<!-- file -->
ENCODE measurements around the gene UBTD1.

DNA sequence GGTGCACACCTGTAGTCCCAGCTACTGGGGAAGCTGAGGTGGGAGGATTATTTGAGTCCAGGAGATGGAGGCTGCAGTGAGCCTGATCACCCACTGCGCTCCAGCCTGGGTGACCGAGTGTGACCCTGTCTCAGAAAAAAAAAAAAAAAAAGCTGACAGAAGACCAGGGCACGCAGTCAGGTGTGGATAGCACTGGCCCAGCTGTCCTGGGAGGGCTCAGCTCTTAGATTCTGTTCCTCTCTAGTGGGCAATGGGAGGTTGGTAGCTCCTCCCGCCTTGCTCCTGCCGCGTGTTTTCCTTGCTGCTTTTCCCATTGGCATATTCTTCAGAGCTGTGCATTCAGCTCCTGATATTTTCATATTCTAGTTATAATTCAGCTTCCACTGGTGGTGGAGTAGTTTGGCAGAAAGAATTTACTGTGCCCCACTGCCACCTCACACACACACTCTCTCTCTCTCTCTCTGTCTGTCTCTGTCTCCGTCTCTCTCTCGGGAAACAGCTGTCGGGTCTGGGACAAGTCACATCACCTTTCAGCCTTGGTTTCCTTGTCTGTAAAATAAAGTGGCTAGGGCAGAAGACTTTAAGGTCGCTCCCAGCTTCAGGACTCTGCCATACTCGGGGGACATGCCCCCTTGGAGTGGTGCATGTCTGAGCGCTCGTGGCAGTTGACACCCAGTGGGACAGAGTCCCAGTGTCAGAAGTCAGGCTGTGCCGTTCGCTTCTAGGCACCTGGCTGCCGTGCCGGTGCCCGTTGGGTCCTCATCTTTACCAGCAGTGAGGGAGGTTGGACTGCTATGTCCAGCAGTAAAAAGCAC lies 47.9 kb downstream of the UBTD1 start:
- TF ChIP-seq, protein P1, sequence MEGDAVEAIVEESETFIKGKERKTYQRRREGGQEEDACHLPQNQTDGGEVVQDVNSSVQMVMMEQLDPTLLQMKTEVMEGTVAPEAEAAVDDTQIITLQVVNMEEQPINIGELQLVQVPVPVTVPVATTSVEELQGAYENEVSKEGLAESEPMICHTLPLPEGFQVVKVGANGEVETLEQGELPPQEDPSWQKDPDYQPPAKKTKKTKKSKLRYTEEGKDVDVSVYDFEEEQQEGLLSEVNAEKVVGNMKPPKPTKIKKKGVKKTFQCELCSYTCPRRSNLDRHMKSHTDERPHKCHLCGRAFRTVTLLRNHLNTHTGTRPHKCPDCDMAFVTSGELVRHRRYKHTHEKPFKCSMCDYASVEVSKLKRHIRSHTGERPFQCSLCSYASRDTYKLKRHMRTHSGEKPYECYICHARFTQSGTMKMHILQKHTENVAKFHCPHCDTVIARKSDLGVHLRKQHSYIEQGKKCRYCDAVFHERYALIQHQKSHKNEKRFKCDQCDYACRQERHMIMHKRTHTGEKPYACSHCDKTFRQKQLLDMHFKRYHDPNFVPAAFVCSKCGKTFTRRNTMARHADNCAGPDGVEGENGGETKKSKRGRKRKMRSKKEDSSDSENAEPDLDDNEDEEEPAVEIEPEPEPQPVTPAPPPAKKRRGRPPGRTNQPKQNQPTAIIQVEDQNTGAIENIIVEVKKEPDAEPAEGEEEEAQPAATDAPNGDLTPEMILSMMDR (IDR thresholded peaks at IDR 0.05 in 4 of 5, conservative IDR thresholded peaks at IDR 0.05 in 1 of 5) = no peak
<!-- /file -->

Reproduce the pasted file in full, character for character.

ENCODE measurements around the gene UBTD1.

DNA sequence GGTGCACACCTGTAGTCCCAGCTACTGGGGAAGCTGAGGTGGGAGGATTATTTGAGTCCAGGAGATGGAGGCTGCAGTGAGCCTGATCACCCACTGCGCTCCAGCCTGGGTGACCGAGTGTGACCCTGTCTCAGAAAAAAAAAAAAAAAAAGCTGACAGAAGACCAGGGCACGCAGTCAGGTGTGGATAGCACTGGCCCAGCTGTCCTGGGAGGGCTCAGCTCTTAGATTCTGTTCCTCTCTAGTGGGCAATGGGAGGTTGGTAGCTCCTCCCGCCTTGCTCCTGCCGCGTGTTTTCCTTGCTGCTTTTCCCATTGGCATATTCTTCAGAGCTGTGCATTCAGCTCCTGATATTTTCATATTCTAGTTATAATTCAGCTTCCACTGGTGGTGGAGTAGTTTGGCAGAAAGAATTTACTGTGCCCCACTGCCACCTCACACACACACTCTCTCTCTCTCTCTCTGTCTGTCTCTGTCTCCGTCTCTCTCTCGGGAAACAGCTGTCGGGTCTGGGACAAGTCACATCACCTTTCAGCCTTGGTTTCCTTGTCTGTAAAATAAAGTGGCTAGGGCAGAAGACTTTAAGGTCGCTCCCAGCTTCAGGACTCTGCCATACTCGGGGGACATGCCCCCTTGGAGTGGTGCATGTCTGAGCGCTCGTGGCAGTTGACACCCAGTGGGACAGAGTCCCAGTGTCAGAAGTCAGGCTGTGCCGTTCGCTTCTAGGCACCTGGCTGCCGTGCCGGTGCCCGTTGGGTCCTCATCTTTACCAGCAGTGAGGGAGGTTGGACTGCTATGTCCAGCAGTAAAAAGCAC lies 47.9 kb downstream of the UBTD1 start:
- TF ChIP-seq, protein P1, sequence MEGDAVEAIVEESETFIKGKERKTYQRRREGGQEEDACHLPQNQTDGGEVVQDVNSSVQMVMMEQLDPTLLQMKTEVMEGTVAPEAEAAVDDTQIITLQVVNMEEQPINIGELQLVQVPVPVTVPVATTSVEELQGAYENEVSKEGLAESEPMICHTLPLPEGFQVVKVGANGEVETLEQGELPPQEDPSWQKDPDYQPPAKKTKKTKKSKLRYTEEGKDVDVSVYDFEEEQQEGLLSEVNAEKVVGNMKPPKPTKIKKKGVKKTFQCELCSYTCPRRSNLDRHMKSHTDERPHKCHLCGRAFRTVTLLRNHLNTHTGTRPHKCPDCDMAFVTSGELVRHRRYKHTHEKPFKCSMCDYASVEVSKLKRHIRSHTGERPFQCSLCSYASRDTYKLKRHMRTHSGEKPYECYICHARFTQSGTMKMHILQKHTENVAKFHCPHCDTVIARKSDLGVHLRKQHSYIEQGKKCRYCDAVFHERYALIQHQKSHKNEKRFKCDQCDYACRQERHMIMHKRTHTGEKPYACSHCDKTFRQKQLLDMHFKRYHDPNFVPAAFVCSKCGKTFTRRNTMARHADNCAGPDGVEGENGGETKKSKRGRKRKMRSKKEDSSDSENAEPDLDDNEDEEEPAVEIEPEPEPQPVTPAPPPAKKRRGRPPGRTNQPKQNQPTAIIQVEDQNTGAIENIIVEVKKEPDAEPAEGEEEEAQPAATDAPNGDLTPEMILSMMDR (IDR thresholded peaks at IDR 0.05 in 4 of 5, conservative IDR thresholded peaks at IDR 0.05 in 1 of 5) = no peak